Greenfield City Council approves borrowing $1.18M for Main Street redesign, sewer repairs

Main Street in Greenfield.

Main Street in Greenfield. STAFF FILE PHOTO/PAUL FRANZ


Staff Writer

Published: 04-18-2024 4:02 PM

Modified: 04-18-2024 5:54 PM

GREENFIELD — City Council approved a combined $1.18 million in borrowing for the Main Street redesign project and for significant sewer system repairs aimed to bring the city in compliance with a state Department of Environmental Protection consent order.

Borrowing for both the $680,000 Main Street reconstruction engineering and design work and $500,000 toward the repair and replacement of sewage lines to mitigate infiltration and inflow problems passed unanimously at Wednesday night’s meeting.

Main Street redesign

Slated to begin in 2029, the Main Street redesign project, which will include repaving and reconfiguring a portion of Main Street from Colrain Street to High Street, is estimated to cost more than $13 million.

At-Large Councilor John Garrett said the redesign is a project through the Complete Streets Funding Program that will include the expansion of sidewalks and bike lanes, as well as the creation and reconfiguration of parking spaces. He said the project will focus on roadway safety for all users.

The city has completed approximately 25% of its design and is working on its Road Safety Audit, the results of which will be sent to the Department of Transportation and returned with feedback. Department of Public Works Director Marlo Warner II said MassDOT will likely hold a public hearing on the project in the late summer or early fall after the city works to submit its final design.

“This appropriation is just to keep us going on the design process. If we put it off, then it puts off the project year after year after year and the cost increases” Warner explained. “The project started out at a $5 million project two years ago and after listening to the public, making adjustments, making standard changes to the intersections, it right now sits at $10.2 million projected and is projected to be $13.17 [million] by FY29.”

At-Large Councilor Wahab Minhas mentioned that parking will likely be a “contentious” issue for residents when the project’s final design goes before a public hearing. In response, Garrett noted that the city previously undertook a parking study for the project, the results of which, he said, will be helpful in answering the public’s parking-related questions.

Mayor Ginny Desorgher echoed Minhas’ remarks, noting that in a business listening session she hosted last month, the topic of Main Street parking took up about two-thirds of the local business owners’ discussions.

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“We’re all thinking about that in our communication” with the public, Desorgher said. “To change parking is a big issue.”

Sewer repairs

In addition to approving funding for the design and engineering of the Main Street project, City Council voted unanimously to borrow $500,000 to replace, monitor and re-sleeve the city’s 90 miles of sewer lines to comply with DEP’s consent order, which was issued in January 2020.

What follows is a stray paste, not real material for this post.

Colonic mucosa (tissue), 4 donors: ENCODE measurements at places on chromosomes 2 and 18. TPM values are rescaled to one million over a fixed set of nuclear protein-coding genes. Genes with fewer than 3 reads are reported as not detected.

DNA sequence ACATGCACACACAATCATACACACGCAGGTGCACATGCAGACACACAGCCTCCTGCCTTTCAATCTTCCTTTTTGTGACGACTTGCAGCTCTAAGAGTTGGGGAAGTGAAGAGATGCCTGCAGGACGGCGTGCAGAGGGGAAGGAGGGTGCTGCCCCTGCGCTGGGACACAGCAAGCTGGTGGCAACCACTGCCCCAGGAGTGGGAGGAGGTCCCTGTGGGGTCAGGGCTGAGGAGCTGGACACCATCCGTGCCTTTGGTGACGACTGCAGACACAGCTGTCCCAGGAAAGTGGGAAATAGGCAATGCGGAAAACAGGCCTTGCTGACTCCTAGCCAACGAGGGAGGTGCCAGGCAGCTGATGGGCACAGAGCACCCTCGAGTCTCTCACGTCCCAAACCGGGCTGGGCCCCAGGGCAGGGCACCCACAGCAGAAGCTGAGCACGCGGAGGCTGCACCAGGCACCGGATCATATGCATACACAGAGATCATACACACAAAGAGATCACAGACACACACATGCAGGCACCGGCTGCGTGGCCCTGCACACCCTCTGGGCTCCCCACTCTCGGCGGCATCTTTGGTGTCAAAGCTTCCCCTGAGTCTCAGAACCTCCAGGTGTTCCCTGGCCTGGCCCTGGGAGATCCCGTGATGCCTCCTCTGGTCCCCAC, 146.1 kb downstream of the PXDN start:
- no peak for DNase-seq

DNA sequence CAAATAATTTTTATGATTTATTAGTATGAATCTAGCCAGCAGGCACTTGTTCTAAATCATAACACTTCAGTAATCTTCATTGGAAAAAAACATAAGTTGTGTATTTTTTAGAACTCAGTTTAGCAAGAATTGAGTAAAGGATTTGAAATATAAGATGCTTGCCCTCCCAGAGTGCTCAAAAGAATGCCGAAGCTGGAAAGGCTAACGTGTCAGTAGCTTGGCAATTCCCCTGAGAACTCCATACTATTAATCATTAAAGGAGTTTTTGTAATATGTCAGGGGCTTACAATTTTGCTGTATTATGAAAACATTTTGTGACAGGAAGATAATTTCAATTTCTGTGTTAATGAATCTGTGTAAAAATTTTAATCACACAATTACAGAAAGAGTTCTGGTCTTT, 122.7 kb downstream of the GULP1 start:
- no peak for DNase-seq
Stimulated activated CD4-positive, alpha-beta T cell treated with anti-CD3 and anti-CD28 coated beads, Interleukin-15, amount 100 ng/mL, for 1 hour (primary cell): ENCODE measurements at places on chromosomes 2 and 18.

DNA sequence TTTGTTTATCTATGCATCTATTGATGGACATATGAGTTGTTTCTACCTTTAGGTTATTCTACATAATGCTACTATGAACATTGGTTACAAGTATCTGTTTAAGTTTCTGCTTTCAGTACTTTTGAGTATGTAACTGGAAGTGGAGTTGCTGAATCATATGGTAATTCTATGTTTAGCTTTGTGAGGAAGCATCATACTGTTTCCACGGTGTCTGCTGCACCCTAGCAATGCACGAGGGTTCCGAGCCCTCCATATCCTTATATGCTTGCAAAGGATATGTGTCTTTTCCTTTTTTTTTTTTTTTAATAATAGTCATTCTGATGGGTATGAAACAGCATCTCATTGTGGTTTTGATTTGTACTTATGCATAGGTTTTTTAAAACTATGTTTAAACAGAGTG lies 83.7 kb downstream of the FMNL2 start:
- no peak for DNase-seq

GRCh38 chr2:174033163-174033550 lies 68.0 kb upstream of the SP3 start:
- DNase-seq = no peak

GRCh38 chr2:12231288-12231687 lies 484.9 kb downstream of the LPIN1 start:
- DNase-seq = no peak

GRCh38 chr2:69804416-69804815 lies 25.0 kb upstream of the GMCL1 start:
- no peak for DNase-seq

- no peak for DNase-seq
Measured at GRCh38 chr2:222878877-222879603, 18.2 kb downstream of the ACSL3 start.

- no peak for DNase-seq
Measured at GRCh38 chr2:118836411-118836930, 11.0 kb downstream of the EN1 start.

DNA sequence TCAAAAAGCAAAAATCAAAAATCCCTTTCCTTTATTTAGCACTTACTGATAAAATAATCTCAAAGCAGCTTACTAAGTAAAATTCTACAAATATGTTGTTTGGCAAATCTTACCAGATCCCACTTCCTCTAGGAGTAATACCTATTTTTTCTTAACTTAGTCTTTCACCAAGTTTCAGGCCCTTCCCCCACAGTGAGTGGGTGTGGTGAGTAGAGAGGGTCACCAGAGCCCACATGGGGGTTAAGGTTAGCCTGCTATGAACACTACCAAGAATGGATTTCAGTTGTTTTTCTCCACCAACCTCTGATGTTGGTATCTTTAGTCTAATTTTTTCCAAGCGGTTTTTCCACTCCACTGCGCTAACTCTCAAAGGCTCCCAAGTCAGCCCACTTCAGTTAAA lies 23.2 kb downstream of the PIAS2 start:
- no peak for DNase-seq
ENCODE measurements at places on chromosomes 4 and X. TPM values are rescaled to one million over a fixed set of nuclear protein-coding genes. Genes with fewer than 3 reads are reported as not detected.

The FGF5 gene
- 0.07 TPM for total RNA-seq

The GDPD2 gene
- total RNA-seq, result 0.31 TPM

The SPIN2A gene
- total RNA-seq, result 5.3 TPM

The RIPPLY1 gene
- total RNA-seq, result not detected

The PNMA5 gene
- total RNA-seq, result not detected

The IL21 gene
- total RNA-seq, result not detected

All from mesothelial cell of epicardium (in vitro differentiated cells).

Aging pipes, many of which Warner said are 90 or 100 years old, lead to stormwater infiltration, which overwhelms the wastewater treatment plant. This results in untreated wastewater being released into the Green River during heavy rains or flooding events.

Warner said the city has been in compliance with the consent order requirements in its annual reports to the DEP. Still, he said the approximately $7 million infiltration and inflow project will remain a long and ongoing process. He said the DPW also is working to find ways to fix the wastewater treatment center’s regulator chamber, the safety valve that prevents wastewater from pouring out into the river.

“We’ve been putting out quite a few large contracts on pipe lining, so we’re being as proactive as we can. We’re kind of hitting the reset button to do some more evaluating flow testing, to see if we’re incurring other issues elsewhere, or it’s just the heavier rains in a short period of time that’s overwhelming the system. We’re kind of repairing and we’re reevaluating at the same time going forward,” Warner said. “If I had it my way, there would not be a drop that would be released from that regulator chamber, so we’re working very hard to eliminate that issue.”

In addition to city funding and borrowing, Warner added that the DPW will continue to seek grant opportunities to help fund the city’s sewer repair project.

Alongside the $1.18 million in borrowing appropriations for the Main Street project and sewer line repairs, City Council also approved budget transfers of $70,000 to purchase a 2024 Chevrolet Silverado; $40,000 for boiler demolition and asbestos removal at the Veterans Field House; $200,000 to the highway fund; borrowing $310,000 for the repair of the Mill Street Bridge; $197,000 for repair design services for the Electric Light and Power Dam; $65,000 to resurface the Legion Avenue parking lot; $135,000 for the purchase of a 2024 Ford F-550 truck; $150,000 to repave the DPW yard on Wells Street; $240,000 for the repair of capped landfill erosion; $50,000 to sandblast at Poet’s Seat Tower; $75,000 to repair the north tower elevator at Federal Street School; $195,000 to replace a backhoe; and $300,000 to replace a water main on Main Street.

Anthony Cammalleri can be reached at or 413-930-4429.